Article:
Tales from the 10th

How the Tenth Circuit Got Ruth Bader Ginsburg Her “Good Job” (Part 2)

November 22, 2021 Tina Howell Season 1 Episode 3
Tales from the 10th
How the Tenth Circuit Got Ruth Bader Ginsburg Her “Good Job” (Part 2)
Show Notes Transcript

In Part 2 of this special two-part episode, hear the late Justice Ruth Bader Ginsburg tell the incredible story of how she came to challenge a discriminatory provision of the Tax Code in the Tenth Circuit case of Moritz v.  Commissioner of Internal Revenue.  

Read more about Moritz and RBG's now famous 2010 "fireside chat" in Volume IX, Issue 1 (2019) of the Tenth Circuit Historical Society's newsletter: http://www.10thcircuithistory.org/newsletters


RBG, Leah C. Schwartz, Tina Howell, Judge Henry, Gregory Kerwin


Judge Henry  00:00

I'm Robert Henry, and you're listening to Tales from the 10th circuit. 


Leah C. Schwartz  00:04

Hello, and you're listening to Tales from the 10th, a podcast about the rich history, culture and contributions of the Tenth Circuit Courts. I'm your host, Leah Schwartz, a Wyoming lawyer and former Tenth Circuit law clerk. 


Tina Howell  00:16

And I'm producer Tina Howell, the emerging technologies librarian for the Tenth Circuit. 


Leah C. Schwartz  00:20

On this second part of our special two-part episode, we take you back to 2010. The setting is the Tenth Circuit's Bench Bar conference at the Broadmoor hotel in Colorado Springs. Supreme Court Justice Ruth Bader Ginsburg takes the stage to deliver a speech originally prepared by her husband Martin Ginsburg, who had just passed away that June from cancer. The crowd quiets as then Chief Judge Robert Henry of the Tenth Circuit begins his introductory remarks.


Judge Henry  00:51

It is a delight to welcome all of you here. And of course, it is a special honor to have our once circuit, Justice Ruth Bader Ginsburg back with us again tonight. You know much of her career I'll just briefly remind you, she attended Cornell University graduated first in her class. She attended Harvard Law School, before transferring to Columbia to be with her husband Marty, who'd acquired a job at a New York law firm. She made Law Review, becoming the first woman to achieve that honored position at two major schools. And after a year at Columbia, she graduated at the top of her class. The years following were spent in academic endeavors. She worked as a research associate, she worked for several feminist causes. She had some interesting matters in the Tenth Circuit. While at Rutgers, she battled maternity leave rights for school teachers. She began active participation in the American Civil Liberties Union. She was the first woman hired with tenure at Columbia Law School. Her star continued to rise she joined many important committees and various law associations. After a brief stint as a fellow at the Center for Advanced Study in behavioral sciences and Stanford, President Jimmy Carter nominated her to serve as a Judge on the U.S. Court of Appeals in the DC Circuit. She served as a federal appeals judge from 1981 until President Clinton nominated her to succeed our own legendary Byron R. White. In 1933, she became the second woman on the U.S. Supreme Court. At the time of her nomination, then Chairman of the Senate Judiciary Committee, Joe Biden said, Justice Ginsburg is a nominee who holds a rich vision of what the Constitutions promises of liberty and equality mean, balanced by a measured approach to the job of judging. A couple of years ago, the Ginsburgs were visiting with my wife, Jan and me, at Santa Fe and I invited Marty, to come deliver a speech at our circuit conference. He said, why me? And I said, because you're a universe of one, the funny tax guy. I thought he would come and talk about tax law. Instead, he prepared another speech. After his untimely passing, Justice Ginsburg called me and said that since he had prepared that speech, she would like to come give it tonight. And that speech tells about part of her career in the Tenth circuit, which created a legacy for law that we can all be very proud of. So, will you join me in welcoming Justice Ruth Bader Ginsburg?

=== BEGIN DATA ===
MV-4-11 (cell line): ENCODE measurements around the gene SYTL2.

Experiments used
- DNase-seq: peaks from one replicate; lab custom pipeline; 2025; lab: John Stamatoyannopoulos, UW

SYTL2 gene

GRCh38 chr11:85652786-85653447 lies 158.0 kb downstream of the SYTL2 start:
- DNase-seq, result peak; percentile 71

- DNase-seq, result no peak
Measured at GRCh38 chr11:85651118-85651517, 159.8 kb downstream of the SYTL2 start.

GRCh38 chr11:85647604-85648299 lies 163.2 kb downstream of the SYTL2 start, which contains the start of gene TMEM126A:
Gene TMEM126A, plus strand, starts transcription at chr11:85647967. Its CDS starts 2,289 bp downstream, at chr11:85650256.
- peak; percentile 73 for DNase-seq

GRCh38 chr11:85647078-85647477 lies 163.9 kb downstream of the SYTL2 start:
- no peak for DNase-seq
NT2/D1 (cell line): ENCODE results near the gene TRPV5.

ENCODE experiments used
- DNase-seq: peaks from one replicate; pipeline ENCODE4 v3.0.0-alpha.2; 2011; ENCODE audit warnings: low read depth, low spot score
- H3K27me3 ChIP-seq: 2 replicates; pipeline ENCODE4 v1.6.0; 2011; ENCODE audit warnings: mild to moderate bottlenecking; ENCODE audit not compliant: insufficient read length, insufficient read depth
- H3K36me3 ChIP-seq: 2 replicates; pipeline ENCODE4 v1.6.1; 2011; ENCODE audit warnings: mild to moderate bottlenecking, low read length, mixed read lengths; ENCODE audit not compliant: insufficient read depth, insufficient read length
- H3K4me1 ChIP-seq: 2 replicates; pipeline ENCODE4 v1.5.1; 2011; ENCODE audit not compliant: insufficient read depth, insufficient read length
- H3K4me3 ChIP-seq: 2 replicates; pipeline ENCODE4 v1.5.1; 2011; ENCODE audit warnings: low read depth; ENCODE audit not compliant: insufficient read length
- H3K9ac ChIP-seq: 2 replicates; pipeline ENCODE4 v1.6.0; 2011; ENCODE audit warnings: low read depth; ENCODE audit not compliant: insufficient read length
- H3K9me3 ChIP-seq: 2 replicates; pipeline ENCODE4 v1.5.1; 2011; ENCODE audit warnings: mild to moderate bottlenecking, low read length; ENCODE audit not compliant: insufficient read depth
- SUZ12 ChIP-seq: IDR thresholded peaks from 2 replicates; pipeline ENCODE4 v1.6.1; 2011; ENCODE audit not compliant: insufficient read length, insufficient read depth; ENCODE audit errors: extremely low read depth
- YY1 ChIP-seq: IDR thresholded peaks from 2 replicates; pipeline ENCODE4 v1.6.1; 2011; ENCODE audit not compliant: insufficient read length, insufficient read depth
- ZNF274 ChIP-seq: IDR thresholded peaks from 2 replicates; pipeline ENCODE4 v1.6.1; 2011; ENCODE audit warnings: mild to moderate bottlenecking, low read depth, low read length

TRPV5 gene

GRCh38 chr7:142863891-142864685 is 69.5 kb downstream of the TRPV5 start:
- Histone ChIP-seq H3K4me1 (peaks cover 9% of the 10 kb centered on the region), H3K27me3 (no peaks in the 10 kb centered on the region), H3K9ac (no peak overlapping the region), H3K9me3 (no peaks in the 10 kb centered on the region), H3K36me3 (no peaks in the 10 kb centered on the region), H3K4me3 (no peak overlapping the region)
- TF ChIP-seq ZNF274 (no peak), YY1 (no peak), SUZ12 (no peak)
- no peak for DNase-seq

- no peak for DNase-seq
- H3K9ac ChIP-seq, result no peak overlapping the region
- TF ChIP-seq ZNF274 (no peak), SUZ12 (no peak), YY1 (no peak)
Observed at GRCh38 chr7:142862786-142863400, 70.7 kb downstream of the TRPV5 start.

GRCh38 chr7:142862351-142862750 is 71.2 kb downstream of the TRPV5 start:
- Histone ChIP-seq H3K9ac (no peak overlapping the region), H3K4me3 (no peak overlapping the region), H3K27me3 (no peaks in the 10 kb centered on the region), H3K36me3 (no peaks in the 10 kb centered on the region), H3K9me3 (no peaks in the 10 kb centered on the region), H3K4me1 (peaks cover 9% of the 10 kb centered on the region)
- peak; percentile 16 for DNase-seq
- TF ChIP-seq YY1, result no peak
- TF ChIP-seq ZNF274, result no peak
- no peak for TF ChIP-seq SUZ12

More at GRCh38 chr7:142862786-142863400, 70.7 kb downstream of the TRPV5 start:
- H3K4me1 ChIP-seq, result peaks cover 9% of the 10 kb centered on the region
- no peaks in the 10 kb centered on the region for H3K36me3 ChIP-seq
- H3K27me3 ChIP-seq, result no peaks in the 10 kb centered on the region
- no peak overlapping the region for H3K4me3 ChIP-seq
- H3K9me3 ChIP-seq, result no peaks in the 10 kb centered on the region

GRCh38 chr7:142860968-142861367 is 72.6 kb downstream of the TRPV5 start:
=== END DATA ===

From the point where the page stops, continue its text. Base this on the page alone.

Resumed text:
RBG  03:38

My dear husband, who was a great tax lawyer, got an extension for our 2009 tax return. But he had his Tenth Circuit speech all written out. And I know he would want you to hear it. So bear with me, my timing won't be like his, but I'll do the best I can.

As you have heard my field is tax law. When Chief Judge Henry asked me to speak to you today, and hinted it might be on my favorite subject, naturally, I prepared a long paper addressing the Supreme Court's performance in tax cases. Sadly, the Chief Judge reacted with surprising hostility and so I am going to speak instead about the only significant thing I have done in my long life without Honorable Ruth. I shall recall for you the one case in which we served as co-counsel. It was also the one occasion either of us with privilege to argue in the Tenth Circuit. Nonetheless, fascinating, as you will surely find this reminiscence, all in all, you are the losers, for I promise you the Supreme Court's performance in tax cases is an exceedingly funny subject.